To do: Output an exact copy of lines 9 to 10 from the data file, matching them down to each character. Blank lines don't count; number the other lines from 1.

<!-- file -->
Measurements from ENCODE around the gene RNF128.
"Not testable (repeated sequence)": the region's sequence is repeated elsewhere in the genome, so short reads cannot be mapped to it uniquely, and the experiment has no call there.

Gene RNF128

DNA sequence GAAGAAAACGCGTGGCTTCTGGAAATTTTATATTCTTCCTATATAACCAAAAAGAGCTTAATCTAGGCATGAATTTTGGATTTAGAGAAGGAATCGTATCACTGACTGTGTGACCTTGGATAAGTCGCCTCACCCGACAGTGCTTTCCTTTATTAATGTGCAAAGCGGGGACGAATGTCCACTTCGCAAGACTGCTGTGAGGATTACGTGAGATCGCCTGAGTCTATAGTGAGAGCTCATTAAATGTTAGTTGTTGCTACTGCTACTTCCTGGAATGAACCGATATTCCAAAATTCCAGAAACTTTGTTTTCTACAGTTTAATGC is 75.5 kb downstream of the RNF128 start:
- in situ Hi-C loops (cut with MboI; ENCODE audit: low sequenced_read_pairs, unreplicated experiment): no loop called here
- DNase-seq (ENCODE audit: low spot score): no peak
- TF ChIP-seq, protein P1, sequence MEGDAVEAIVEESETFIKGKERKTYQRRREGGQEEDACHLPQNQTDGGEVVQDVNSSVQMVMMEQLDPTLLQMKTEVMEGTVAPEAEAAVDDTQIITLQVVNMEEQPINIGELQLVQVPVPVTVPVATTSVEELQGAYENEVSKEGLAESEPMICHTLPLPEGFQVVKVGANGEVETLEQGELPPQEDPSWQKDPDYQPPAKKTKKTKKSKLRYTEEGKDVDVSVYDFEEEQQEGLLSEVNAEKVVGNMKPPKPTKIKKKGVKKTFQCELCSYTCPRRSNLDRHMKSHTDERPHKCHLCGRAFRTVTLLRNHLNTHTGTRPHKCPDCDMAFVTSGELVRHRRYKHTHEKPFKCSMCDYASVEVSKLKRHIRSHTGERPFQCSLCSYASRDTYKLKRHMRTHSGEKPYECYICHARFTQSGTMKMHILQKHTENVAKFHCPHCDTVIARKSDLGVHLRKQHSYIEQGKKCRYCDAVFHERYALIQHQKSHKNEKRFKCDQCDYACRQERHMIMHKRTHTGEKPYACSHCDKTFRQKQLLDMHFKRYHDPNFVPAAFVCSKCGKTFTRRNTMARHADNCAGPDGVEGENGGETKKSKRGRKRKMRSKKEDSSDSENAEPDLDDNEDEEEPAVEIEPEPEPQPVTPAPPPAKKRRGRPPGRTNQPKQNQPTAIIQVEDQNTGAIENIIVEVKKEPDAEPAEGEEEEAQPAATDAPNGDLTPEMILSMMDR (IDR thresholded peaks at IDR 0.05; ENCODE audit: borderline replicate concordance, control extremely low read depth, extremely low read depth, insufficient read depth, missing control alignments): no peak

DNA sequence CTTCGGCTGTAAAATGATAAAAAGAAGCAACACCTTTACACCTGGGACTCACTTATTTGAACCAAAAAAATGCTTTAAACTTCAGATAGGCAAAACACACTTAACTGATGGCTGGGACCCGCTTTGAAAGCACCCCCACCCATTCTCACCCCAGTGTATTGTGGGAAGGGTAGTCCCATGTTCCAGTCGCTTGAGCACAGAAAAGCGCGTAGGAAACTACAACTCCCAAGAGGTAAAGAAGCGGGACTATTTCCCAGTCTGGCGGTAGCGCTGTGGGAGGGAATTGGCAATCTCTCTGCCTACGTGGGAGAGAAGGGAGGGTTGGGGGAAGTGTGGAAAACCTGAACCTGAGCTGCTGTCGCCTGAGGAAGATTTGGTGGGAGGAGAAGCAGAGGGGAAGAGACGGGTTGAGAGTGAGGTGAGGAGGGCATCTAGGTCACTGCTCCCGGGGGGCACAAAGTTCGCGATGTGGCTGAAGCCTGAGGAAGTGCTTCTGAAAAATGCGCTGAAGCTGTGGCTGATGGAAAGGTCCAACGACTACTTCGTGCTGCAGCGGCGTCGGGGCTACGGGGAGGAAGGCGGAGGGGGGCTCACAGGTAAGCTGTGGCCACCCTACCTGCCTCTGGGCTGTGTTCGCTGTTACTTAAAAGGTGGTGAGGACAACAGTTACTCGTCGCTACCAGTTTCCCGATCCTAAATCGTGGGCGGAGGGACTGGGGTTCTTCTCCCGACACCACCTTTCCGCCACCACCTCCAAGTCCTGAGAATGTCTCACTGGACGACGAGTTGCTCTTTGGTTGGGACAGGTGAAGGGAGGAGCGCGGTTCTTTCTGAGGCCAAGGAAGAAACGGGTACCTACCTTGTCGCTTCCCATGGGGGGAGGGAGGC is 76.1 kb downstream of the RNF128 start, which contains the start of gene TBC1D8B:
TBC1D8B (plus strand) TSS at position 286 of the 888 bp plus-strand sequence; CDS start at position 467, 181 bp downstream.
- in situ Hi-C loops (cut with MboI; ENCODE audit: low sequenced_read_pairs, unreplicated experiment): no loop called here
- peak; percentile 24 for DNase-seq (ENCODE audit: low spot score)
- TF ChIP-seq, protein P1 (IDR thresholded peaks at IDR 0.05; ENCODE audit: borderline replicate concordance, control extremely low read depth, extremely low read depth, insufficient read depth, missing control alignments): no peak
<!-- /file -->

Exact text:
TBC1D8B (plus strand) TSS at position 286 of the 888 bp plus-strand sequence; CDS start at position 467, 181 bp downstream.
- in situ Hi-C loops (cut with MboI; ENCODE audit: low sequenced_read_pairs, unreplicated experiment): no loop called here